Title: Mathematical Milestones: Nature, Science, Business, Computers, and Artificial Intelligence
Author: Clement Falbo
Publisher: Clement Falbo
Genre: Mathematics and Science
Reviewed by: Aaron Washington
Pacific Book Review
Mathematics is an interesting and fascinating subject which has helped mankind since time immemorial. It is one of the subjects that have made life easier, more remarkable, and balanced. In his book, author Clement Falbo gives the intriguing history of mathematics, how esteemed scholars and scientists who have over time broadened and made advancements with the subject.
In Mathematical Milestones: Nature, Science, Business, Computers, and Artificial Intelligence, the reader is taken through the growth of mathematics in the last 400 years as well as previous years. Reading about mathematics is intriguing and fascinating. The comparisons the author makes between ancient times and today’s systems, the constant methods that have remained over time, and the contribution of scholars were some of my favorite parts of his narration.
The author starts the book by discussing where mathematics originated. Not many people know of the origin of mathematics and the author does an impeccable job explaining it. The notes on algebra, analytical geometry, modern mathematics and practical solutions were useful material for information and understanding just how easy, yet intricate, math can be. What makes Mathematical Milestones: Nature, Science, Business, Computers, and Artificial Intelligence an enjoyable read is how the author breaks down the various elements of math. The reader is made to understand minute and critical features which are not explained very often in mathematical text books. My most favorite sub-topic in the book was on numbers. Everyone uses numbers in their daily life, and I found this topic to be intriguing because of the detailed information on real numbers. The author discussed topics like distance and time, axioms, field theorems, summation sign, graphs, and some applications of logarithms among other related number topics. The chapter on Logic was another favorite as the author wrote on subjects like paradoxes, non-Aristotelian, multivalued logic, and philosophical controversy.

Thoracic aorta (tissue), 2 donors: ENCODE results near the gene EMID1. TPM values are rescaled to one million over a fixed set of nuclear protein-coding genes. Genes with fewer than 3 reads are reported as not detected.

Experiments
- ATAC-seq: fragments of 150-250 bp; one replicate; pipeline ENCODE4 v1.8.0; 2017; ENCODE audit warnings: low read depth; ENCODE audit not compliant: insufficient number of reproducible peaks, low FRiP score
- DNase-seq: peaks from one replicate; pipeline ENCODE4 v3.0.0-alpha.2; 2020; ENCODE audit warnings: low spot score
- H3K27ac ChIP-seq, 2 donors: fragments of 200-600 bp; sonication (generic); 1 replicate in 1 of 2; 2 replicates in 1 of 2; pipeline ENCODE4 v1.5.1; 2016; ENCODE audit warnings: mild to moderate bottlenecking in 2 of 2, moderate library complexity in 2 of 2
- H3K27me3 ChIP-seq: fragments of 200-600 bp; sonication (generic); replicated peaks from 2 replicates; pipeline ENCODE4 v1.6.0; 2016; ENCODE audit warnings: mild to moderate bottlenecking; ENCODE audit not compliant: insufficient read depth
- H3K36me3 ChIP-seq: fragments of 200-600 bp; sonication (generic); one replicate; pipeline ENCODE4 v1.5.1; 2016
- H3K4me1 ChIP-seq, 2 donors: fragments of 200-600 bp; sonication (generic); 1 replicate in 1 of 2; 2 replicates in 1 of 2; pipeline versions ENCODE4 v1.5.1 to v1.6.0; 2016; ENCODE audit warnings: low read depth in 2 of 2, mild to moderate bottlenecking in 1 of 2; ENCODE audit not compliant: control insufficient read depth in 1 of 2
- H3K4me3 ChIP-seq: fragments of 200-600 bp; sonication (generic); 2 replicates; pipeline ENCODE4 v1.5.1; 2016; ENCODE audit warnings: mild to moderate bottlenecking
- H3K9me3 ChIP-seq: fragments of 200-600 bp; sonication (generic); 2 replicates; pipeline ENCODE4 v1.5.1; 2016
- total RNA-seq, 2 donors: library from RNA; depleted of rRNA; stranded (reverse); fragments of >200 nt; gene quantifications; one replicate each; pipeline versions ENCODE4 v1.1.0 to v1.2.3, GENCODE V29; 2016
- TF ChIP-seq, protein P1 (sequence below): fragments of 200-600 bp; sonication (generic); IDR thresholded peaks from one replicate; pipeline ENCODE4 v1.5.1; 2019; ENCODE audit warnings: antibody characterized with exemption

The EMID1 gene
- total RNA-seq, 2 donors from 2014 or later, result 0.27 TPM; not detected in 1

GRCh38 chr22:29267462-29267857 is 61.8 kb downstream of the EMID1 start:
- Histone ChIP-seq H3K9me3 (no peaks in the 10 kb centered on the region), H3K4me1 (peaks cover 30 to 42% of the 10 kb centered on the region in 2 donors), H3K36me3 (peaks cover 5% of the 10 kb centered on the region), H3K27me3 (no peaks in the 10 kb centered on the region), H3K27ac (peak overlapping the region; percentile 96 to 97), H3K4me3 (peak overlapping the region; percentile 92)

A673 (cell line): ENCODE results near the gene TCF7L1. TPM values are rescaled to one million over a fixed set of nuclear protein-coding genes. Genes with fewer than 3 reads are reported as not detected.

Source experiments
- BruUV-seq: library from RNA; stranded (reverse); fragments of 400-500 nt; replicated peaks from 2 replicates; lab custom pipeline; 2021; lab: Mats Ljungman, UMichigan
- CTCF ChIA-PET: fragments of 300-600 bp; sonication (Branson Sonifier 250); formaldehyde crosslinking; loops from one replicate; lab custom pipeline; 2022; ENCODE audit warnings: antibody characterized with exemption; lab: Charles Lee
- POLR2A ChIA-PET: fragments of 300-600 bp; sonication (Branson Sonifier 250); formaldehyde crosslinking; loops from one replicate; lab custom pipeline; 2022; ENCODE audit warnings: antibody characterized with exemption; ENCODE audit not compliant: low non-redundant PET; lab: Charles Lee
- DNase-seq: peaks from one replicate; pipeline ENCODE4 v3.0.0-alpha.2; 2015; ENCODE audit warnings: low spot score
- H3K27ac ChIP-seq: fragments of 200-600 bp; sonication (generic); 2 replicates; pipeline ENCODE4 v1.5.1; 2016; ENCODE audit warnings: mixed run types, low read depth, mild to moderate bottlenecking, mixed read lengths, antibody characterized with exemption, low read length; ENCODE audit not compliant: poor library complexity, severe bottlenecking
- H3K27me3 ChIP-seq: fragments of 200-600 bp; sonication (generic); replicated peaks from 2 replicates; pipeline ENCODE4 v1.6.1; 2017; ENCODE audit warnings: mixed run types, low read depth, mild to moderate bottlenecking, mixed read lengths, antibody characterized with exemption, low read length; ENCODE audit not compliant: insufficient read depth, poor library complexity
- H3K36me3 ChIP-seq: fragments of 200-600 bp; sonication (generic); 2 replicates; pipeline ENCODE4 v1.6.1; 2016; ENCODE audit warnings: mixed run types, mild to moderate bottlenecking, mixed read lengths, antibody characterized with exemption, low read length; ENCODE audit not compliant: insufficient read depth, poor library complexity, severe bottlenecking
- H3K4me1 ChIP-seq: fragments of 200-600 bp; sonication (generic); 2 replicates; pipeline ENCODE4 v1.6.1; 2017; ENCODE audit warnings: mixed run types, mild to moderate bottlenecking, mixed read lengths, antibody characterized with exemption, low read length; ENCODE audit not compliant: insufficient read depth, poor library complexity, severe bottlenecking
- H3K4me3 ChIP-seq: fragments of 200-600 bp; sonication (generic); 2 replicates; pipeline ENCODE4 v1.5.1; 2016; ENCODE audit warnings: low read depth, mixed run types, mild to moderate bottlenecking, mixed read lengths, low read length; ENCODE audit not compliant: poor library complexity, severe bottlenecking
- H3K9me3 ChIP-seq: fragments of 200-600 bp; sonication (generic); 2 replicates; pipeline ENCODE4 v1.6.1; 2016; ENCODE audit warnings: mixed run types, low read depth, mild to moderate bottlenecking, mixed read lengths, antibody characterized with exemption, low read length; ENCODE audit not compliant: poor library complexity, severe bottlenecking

Clement Falbo’s content in the book is solid. The author is also casual with the explanations, which was a great strategy for readers that fancy laid-back reading. Even when writing about technical terms, the author simplifies every term for easier comprehension of the reader. Both the uncomplicated and difficult topics were fun to read about because of how compelling the author was in the discussions. There were light moments amidst serious subjects, and the author also told social and relatable stories to break the monotony of numbers.
The author knows which terms to use, the diction to apply, the areas to focus on, and the best phrases. Even when talking about formulas, numbers and ancient history, the reader is able to follow the narration without getting lost. Mathematical Milestones: Nature, Science, Business, Computers, and Artificial Intelligence is a great addition to every numbers and history lover, and aspiring math’s scholar’s to-be-read-list. I enjoyed the anecdotes, bits of his personal and professional life, and the overall tone of the author.